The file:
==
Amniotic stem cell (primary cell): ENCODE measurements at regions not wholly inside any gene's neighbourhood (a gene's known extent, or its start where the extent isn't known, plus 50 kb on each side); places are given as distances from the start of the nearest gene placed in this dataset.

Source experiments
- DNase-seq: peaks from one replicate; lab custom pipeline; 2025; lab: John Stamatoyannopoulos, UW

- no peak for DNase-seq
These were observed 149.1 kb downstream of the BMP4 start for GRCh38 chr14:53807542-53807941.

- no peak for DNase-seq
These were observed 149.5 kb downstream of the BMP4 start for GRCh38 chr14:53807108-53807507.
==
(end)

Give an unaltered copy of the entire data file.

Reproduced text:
Amniotic stem cell (primary cell): ENCODE measurements at regions not wholly inside any gene's neighbourhood (a gene's known extent, or its start where the extent isn't known, plus 50 kb on each side); places are given as distances from the start of the nearest gene placed in this dataset.

Source experiments
- DNase-seq: peaks from one replicate; lab custom pipeline; 2025; lab: John Stamatoyannopoulos, UW

- no peak for DNase-seq
These were observed 149.1 kb downstream of the BMP4 start for GRCh38 chr14:53807542-53807941.

- no peak for DNase-seq
These were observed 149.5 kb downstream of the BMP4 start for GRCh38 chr14:53807108-53807507.